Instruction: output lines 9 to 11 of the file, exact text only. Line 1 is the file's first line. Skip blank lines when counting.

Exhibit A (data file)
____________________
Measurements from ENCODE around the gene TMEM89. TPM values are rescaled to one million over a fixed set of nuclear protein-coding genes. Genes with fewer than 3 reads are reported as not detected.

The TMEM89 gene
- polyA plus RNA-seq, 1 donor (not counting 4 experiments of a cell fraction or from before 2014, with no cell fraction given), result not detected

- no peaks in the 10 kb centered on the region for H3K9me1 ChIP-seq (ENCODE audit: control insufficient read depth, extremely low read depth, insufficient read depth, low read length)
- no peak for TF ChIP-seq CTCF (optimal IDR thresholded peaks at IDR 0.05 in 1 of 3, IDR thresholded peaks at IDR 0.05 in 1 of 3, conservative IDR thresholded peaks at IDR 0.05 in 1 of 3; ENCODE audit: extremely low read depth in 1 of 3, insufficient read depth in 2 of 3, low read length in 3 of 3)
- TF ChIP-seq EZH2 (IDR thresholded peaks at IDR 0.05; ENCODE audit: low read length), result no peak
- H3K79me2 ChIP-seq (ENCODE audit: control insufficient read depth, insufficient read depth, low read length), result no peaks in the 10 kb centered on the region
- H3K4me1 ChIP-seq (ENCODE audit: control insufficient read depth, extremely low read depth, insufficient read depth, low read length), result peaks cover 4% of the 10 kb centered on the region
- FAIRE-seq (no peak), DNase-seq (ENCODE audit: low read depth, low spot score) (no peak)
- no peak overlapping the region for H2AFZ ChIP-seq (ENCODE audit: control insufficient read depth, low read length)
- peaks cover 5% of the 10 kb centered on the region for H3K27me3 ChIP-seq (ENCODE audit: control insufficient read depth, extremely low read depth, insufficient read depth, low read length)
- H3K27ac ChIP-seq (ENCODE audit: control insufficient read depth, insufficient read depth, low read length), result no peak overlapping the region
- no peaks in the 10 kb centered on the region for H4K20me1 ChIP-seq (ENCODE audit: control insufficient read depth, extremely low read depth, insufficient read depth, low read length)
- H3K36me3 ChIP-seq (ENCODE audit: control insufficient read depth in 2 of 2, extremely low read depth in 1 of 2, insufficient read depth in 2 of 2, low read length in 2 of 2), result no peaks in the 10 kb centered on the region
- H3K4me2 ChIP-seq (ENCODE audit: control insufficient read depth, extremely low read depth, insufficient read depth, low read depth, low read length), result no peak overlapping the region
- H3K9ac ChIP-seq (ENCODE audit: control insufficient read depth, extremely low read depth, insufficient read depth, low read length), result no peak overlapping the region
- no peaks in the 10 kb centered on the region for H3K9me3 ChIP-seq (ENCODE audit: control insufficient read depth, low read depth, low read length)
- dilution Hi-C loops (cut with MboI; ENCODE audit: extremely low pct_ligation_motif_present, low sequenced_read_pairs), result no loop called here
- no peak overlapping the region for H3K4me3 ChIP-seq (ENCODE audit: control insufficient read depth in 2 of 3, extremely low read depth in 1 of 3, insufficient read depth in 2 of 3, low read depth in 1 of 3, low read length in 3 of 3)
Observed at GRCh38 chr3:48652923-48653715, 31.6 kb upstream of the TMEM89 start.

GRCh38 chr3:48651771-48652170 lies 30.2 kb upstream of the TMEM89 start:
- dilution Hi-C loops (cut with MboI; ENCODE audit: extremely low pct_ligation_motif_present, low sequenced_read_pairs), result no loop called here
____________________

- FAIRE-seq (no peak), DNase-seq (ENCODE audit: low read depth, low spot score) (no peak)
- no peak overlapping the region for H2AFZ ChIP-seq (ENCODE audit: control insufficient read depth, low read length)
- peaks cover 5% of the 10 kb centered on the region for H3K27me3 ChIP-seq (ENCODE audit: control insufficient read depth, extremely low read depth, insufficient read depth, low read length)